DID YOU KNOW? In Burton-Conner, if you keep leaving your suite messy week after week, the cleaning staff will eventually get tired and stop cleaning them.
Frozen grapes are really delicious, and keep basically forever. Try it next time you have some red grapes sitting around.
I have seven favorite words in the English language. In order, they are:
So boy, was I excited when we were sitting around the table the other day and Zach ’08 arbitrary declared, “Meara [’09], you live in squalor.” My heart beat a little bit faster as everyone else around dissolved into laughter describing how Meara actually lived not just in squalor, but Second Degree Squalor. Most times when people laugh I assume they are laughing at me, so I asked them what the heck Second Degree Squalor was, and why it was so funny. Zach gladly obliged and showed me a website which not only devised a method of quantifying squalor, but strove to help “chronically messy” individuals around the work survive their squalor.
So, for your edification…
First degree squalor: You are getting behind in tasks that you would normally manage, like laundry and dishes. You are not the tidy person you once were. Little piles are starting to emerge and your disorganization is starting to affect your life and inconvenience you. Things are just starting to get out of hand and become unmanageable. A sign of first degree squalor could be that you might be embarrassed for other people to see your mess…but you would still let them in the house.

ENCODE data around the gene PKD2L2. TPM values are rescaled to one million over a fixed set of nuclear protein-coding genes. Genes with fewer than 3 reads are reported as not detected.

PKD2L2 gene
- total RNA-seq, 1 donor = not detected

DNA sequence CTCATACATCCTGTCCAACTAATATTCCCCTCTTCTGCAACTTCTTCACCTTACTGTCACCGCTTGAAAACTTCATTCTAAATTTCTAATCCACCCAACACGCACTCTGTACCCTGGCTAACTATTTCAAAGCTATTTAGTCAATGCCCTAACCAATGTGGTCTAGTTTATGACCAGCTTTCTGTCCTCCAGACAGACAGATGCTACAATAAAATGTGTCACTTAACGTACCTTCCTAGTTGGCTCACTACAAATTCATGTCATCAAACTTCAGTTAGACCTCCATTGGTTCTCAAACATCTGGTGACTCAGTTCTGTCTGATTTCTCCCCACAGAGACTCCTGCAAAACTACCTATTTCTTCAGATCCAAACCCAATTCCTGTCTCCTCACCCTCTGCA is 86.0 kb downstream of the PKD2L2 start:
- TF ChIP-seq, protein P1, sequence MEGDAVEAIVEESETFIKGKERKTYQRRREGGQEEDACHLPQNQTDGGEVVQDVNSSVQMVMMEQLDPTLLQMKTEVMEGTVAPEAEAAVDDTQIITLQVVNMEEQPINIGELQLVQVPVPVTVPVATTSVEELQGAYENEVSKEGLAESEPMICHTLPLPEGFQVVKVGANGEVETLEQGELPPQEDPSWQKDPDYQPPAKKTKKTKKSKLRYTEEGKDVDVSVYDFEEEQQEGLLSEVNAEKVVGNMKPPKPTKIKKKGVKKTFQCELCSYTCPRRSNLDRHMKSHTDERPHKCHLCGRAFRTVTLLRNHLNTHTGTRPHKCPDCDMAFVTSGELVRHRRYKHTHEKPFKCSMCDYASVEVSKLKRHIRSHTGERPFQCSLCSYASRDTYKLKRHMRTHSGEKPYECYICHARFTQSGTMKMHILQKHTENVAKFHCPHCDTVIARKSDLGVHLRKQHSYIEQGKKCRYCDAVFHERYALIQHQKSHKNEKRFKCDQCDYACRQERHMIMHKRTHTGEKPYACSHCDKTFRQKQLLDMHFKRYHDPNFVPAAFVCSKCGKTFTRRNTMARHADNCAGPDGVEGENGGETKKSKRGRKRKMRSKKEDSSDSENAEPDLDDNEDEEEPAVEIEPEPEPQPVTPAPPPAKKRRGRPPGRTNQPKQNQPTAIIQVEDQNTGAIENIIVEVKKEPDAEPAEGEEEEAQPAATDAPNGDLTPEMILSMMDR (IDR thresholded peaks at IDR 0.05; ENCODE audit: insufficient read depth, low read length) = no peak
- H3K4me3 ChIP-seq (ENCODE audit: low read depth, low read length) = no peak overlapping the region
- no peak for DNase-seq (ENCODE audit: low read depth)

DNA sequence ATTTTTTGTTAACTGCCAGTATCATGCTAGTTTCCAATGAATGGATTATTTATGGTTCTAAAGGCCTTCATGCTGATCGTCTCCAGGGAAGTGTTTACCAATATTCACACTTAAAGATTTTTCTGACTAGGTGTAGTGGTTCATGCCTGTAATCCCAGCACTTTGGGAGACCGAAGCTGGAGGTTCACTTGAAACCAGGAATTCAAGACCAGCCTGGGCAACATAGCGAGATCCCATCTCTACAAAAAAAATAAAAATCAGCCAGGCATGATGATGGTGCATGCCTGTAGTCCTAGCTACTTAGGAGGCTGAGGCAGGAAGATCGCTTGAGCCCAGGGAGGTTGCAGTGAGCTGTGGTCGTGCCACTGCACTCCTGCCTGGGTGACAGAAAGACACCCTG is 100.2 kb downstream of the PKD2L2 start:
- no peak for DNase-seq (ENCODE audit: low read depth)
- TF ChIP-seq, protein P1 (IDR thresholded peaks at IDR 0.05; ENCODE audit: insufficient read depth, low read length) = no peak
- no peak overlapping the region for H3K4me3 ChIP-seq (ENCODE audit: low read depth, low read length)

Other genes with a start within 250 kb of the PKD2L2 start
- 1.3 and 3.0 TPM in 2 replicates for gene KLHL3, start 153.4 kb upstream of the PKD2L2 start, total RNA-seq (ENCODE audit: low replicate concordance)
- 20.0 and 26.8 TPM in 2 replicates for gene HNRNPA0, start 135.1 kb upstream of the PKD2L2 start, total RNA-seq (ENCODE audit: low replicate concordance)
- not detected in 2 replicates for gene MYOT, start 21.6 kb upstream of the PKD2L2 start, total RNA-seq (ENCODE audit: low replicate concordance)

Second degree squalor: Now things are really starting to get out of hand. Signs that you have reached second degree would include losing the use of normal household items like your bed, table, television or telephone, because the piles have expanded to cover the items up. You start to develop new methods of moving around your house, as normal movement is impeded by your piles of stuff. You might start making excuses to discourage people from entering your house.
Third degree squalor: At this stage, you have all the above, plus you have rotting food and animal faeces in the house, in the house, and this is the rule not the exception. You cannot cope with the growing mess. Essential household repairs may not be done, because you are too afraid to let a tradesperson see your house. Just the thought of someone seeing your mess causes you great stress.
And there is also a fourth degree, but, well, there’s no reason for me to be such a huge downer all the time. Meara, of course,is nowhere near second class squalor, although her lifestyle is a little bit interesting nonetheless, which is a story for another day.
Anyway, armed with this knowledge I went back and looked at my yet-to-be-unpacked room, where I had come up with the great idea that unpacking everything I owned would motivate me to put it away so that I would have, you know, a floor to walk on, a desk to use, and a bed to sleep on.
No such luck. Taking junk off of my bed at night and throwing it on the floor is nothing more than a slight inconvenience and a mild risk of sprained ankle. But then I went back and checked out that squalor website again, and I noticed that at second class squalor, you start to develop new methods of moving around your house, as normal movement is impeded by your piles of stuff. You might start making excuses to discourage people from entering your house.. Hmm. Doing some quick interpolation, I decided that my room was currently in a state of 1.2 class squalor. That warning was all I needed to scare me into unpacking my room, and I write you this entry looking at a full shelf of textbooks and only moments away from running across the floor and leaping into my already-made bed.
Thanks Zach. That was a close one!